Greenbank Greens demand end to Watering Can park development

Dan Fieldsend and Cllr Lawrence Brown outside Greenbank Park
Dan Fieldsend and Cllr Lawrence Brown outside Greenbank Park

Greenbank Green councillor Lawrence Brown today (Thursday February 24) called on the council to back local residents opposed to the extension of the Watering Can café into the local park’s memorial walled garden.

Greenbank Park was bought for the people of Liverpool in 1897 from the Rathbone family who maintained a large house and estate on the site. Its use as a boating and recreation site is protected in the original agreement. The walled garden is the last remaining part of the old Rathbone estate and sits next to the Watering Can café.

‘People have really valued this open, green space during the horrors of the pandemic as a safe place to get fresh air and exercise. We simply can’t afford to lose more green space in our city,’ said Cllr Brown.

Dan Fieldsend, who is standing as the Green Party’s candidate in the ward in May’s local election, said the plans to extend the café into the walled garden were ‘horrendous’.

Mr Fieldsend added: ‘Local people are clearly opposed to the extension plans. If the council approves the extension it would reduce the amount of green space in the memorial walled garden.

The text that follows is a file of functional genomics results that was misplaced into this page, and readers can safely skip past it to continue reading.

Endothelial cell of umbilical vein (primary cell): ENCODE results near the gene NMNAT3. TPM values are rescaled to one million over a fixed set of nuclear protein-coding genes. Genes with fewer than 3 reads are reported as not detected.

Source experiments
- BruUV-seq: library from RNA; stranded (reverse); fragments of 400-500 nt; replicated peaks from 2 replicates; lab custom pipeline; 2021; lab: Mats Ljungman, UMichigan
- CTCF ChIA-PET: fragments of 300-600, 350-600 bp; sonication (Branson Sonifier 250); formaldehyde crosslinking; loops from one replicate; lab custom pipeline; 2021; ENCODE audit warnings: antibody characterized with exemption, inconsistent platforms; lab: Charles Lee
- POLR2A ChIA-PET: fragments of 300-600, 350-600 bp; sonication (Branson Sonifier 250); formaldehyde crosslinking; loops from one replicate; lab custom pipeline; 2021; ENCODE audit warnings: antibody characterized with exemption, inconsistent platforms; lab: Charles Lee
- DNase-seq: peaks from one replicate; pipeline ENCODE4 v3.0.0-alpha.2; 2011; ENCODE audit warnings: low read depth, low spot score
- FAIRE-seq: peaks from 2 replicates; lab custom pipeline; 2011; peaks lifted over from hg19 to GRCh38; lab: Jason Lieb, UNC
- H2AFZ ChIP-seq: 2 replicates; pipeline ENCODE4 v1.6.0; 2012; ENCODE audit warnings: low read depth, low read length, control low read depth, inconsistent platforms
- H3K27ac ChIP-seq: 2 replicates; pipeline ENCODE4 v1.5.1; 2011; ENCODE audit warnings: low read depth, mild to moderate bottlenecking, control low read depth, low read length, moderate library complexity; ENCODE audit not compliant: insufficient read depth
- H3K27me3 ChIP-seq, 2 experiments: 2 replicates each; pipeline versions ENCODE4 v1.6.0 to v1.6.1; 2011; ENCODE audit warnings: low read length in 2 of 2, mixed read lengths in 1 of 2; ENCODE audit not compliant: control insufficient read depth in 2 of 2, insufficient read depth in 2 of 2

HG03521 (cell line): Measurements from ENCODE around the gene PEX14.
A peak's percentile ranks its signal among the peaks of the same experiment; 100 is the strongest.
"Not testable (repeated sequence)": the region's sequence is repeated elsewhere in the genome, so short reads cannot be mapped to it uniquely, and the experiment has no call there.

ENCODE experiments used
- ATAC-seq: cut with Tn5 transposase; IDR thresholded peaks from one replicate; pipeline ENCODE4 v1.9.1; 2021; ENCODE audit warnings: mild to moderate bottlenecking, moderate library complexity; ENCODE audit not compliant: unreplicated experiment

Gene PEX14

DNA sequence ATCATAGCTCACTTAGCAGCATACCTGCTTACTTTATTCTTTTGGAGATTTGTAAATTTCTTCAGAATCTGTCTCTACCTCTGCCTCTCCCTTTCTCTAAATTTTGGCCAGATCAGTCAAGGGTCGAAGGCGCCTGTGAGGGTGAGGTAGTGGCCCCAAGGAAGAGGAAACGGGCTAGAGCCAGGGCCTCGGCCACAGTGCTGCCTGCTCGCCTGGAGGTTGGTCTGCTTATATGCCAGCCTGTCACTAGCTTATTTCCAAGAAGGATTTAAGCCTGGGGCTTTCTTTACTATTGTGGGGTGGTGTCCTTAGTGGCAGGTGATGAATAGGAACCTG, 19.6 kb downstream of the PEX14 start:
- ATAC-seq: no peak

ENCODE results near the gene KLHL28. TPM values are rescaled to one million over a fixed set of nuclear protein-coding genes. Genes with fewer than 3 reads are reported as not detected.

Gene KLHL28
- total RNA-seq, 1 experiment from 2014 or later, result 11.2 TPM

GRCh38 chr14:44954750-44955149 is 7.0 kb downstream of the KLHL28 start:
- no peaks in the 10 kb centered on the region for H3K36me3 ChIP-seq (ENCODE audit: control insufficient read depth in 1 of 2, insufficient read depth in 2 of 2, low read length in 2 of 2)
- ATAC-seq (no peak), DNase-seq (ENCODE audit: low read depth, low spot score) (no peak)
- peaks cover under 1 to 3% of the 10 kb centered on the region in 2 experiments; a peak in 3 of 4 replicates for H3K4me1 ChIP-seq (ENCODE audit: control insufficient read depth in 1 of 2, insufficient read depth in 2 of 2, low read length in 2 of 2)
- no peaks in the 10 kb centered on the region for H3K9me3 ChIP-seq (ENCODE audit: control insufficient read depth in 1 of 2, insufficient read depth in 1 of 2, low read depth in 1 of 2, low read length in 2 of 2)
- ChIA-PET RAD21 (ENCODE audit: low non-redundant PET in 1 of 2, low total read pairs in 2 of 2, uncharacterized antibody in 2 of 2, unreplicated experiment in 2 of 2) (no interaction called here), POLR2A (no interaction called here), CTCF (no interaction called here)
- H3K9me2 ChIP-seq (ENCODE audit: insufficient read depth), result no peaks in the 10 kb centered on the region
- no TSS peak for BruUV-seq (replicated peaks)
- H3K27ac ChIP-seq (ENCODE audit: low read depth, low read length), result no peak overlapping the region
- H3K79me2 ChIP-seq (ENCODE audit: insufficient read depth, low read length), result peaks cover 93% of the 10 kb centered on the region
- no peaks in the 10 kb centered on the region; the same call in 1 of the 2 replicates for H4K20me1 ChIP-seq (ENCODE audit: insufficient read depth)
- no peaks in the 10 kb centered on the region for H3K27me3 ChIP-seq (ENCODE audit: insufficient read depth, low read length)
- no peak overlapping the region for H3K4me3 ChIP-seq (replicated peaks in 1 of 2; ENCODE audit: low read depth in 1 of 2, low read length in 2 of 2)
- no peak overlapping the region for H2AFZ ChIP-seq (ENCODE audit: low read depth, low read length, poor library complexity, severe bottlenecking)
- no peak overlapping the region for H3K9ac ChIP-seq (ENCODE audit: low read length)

‘I am working with Greenbank residents to save the park from any further development and urging people to contact the council urgently with their objections.’

Objections should be emailed to: quoting reference number 21F/0301.


3 thoughts on “Greenbank Greens demand end to Watering Can park development

  1. In the first place I feel that the Cafe should have been run by the community or coop for the benefit of the Park not privately.
    Secondly I object strongly to the extension. I live 2 minutes away from the park, myself and my grandchildren enjoy the walled garden. When my grand children’s cousin died of Leukaemia aged 13 they got some relief posting letters to her in the pillar box and playing in that space.
    It is a small walled space as it is, so to think of making it even smaller is preposterous. So yes I protest against this plan.
    Please see sense and let us enjoy the garden – I know it is not so quiet now but can’t bear to lose more of it. Thank you.

  2. The walled garden is a sanctuary to many who have lost relatives. It was a great comfort to my grandchildren when they lost their 13 year old cousin to leukaemia- they loved posting her letters. I strongly object to the planning of reducing further the garden.

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